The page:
Hands-On With The Oxblood Orient Kamasu
We all know that the watch world is awash with endless tales of hyperbole, obfuscation, and the occasional bits of outright misinformation. Many of us have heard the stories of watch movements being used in pricey timepieces with manufacturing or design origins not exactly living up to that which is claimed. We’ve also become all too familiar with the blatant fantasies that are often attached and presented as truth to the backstories of nascent start-ups, or “mushroom brands”, as they are sometimes known. In response to these pervasive falsehoods, the astute watch collector has adopted a cynical outlook, being ever vigilant and quick to pounce when confronted with deceptive marketing. For every darling brand and favorite model that succeeds in rising from the pack, accusations of them being overpriced, overexaggerated, underperforming, or underwhelming often seem to follow.
It’s not always easy to identify the individual elements and how they need to be blended together in order to create a magic formula, one which is capable of garnering respect from the majority of jaded watch fans. This mystical mix will naturally vary to allow for a variety of styles, individual tastes, and, of course, various price points. One thing is for certain, however: a timepiece must combine a range of features in just the right way and be offered at a price that allows a customer to feel that their money has been well spent.
And yet, occasionally, a timepiece comes along that possesses this mystical mix of factors that allows it to garner — for lack of a better term — legitimate watch cred. Fortunately, for many collectors, the Orient Kamasu may deliver on multiple fronts.
Despite being established in 1950 as an independent corporation, the Orient Watch Company has long suffered something of an identity crisis in many markets, owing perhaps to the relationship with its much more well-known cousin, Seiko. While not manufactured by Seiko, Orient exists as a partner brand, owned by Seiko Epson Corporation, and operates under the same corporate umbrella within the Seiko Group. After decades of often being relegated to the role of a forgotten stepchild, Orient watches have recently begun to slowly emerge from Seiko’s long shadow with watches like the Kamasu easily demonstrating why.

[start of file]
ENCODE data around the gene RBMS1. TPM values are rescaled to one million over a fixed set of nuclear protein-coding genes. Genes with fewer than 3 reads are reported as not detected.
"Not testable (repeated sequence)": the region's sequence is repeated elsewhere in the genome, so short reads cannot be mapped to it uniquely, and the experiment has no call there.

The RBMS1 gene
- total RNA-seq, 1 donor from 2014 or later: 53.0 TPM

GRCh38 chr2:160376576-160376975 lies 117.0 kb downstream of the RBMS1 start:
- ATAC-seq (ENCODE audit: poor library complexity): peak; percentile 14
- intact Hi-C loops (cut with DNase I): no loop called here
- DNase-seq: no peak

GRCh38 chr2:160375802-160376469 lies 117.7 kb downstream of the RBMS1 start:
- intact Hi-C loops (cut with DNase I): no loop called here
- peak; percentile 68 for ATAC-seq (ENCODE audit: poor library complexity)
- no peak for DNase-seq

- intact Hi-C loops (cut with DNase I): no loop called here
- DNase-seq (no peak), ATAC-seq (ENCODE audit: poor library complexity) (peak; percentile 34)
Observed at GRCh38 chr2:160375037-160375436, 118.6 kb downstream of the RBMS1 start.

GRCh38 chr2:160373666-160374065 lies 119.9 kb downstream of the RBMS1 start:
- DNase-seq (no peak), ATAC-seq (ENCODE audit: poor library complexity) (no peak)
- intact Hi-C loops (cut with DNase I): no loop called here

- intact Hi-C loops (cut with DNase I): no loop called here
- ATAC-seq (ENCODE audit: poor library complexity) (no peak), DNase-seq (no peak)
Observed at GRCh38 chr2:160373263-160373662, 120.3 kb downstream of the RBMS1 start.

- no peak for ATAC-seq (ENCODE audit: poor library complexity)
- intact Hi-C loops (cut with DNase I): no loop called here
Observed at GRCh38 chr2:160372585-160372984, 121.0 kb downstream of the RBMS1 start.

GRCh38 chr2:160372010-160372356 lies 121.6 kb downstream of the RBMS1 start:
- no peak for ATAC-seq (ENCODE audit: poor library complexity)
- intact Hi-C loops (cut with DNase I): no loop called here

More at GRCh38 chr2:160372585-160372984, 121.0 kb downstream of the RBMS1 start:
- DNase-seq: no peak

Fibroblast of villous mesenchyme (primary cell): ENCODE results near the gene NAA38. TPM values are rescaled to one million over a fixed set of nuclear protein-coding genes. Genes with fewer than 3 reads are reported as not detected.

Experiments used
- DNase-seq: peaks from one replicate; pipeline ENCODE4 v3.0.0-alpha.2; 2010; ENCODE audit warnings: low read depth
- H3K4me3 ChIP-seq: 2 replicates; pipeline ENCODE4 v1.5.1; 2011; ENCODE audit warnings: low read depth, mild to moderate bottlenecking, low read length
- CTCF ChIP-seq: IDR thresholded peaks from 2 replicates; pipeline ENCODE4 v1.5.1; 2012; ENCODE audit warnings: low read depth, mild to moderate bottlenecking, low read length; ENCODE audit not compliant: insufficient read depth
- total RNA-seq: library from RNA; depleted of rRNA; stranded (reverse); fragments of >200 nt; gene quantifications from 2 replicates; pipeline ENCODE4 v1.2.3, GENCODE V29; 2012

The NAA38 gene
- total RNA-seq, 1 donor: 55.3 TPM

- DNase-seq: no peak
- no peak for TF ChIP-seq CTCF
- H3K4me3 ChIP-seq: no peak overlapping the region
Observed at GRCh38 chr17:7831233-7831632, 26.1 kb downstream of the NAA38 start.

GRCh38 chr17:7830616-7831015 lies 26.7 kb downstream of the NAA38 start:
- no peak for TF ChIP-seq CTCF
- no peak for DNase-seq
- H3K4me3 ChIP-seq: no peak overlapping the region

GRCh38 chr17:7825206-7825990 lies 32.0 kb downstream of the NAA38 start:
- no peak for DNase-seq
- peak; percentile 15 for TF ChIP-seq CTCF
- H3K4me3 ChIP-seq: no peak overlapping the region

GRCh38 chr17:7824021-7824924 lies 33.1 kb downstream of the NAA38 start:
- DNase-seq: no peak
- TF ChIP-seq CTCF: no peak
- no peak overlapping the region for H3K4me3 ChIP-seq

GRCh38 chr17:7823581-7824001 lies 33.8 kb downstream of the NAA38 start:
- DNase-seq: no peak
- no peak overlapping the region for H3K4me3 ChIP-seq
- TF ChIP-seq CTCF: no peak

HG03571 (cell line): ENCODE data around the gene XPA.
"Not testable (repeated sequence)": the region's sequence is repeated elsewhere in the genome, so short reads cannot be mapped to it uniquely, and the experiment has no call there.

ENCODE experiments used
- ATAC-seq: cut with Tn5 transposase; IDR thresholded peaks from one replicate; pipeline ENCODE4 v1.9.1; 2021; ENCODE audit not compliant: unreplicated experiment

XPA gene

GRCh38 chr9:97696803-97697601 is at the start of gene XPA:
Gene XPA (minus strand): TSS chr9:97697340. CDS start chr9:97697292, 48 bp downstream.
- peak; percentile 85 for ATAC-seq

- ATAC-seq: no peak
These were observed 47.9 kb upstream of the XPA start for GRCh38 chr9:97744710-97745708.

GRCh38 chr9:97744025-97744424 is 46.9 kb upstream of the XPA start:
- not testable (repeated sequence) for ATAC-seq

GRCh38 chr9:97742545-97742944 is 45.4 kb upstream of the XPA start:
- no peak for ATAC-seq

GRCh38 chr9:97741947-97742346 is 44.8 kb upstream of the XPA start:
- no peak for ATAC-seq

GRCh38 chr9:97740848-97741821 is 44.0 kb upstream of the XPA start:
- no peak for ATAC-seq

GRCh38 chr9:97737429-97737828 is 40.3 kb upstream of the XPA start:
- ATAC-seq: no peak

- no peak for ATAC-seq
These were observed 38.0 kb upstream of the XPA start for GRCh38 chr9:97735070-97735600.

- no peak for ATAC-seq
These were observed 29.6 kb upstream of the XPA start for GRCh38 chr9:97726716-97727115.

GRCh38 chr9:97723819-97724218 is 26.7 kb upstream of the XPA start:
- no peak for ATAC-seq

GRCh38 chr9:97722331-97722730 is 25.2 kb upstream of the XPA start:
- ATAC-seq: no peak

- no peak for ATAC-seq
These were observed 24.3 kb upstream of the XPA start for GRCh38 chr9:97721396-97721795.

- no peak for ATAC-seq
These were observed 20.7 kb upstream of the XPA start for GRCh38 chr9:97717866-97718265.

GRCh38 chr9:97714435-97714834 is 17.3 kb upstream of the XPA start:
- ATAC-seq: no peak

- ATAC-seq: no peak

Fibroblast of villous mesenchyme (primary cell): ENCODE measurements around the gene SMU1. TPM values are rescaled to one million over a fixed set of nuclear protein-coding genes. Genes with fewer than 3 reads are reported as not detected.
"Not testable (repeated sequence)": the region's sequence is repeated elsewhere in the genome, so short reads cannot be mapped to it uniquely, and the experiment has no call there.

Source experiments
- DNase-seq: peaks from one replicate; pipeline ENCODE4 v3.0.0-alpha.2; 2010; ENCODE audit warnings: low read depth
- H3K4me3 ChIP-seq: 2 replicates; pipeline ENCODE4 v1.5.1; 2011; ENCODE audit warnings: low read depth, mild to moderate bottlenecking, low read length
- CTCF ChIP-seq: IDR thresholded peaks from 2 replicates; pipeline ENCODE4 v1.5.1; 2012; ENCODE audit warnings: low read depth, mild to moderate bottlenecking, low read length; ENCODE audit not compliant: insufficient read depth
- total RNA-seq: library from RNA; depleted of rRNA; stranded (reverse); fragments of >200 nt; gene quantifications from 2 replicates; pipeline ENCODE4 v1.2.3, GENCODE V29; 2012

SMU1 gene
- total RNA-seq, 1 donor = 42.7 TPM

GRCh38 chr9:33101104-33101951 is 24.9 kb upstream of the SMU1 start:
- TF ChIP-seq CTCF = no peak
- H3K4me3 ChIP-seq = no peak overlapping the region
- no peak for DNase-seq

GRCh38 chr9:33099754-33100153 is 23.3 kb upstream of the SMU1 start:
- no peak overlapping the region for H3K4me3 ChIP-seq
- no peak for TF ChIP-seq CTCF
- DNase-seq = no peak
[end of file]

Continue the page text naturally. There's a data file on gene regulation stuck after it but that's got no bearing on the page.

The Orient Kamasu — a fish for all seasons
Meaning “barracuda” in Japanese, the Kamasu is available in a variety of dial colors including black, blue, red, green, and black. When choosing a particular version, the red dial, even in photos, had a keen ability to always stand out. Variously described as oxblood, burgundy, or deep ruby, the sunburst dial possesses a depth and luster that can’t help but be admired regardless of the descriptor used. While the dial serves as the first element to catch the eye, there is much more to be appreciated when the wearer takes a closer look. Perhaps inspired by its jagged-toothed namesake, the Kamasu features a pointy handset and 12-o’clock marker, while the rest of the applied indices are wisely blocky so as not to overplay the motif.
The dial also features a quick-set date complication at 3 o’clock with the separate windows thoughtfully framed by polished chrome, offering a nice touch for a watch at this price. In fact, the phrase, “nice touch for a watch at this price” seems to be a reoccurring theme when discussing the Kamasu. The solid steel case utilizes a sapphire crystal which is a welcome improvement over the mineral glass or “Hardlex” found on most comparably priced Seiko watches. Measuring 41.8mm across and 47mm lug to lug, the watch is capable of providing ample wrist presence for just about everyone except for the most ardent of hockey-puck enthusiasts. A screw-down case back and crown give the Kamasu a water resistance rating of 200 meters, making it suitable for activities ranging from vigorous hand washing to recreational scuba diving and everything in between.
A collaborative effort
Although operating as independent entities, Orient and Seiko have been known to collaborate and share technology in an effort to maximize efficiency. One such collaboration has resulted in the recently introduced caliber F6922. It represents a marked improvement over earlier Orient movements by offering both manual winding and hacking capabilities. While it’s not known if Seiko shares its luminescent technology with Orient, what is certain is that the hour markers and handset glow with an intensity and duration that could rival the very best of what Seiko has to offer.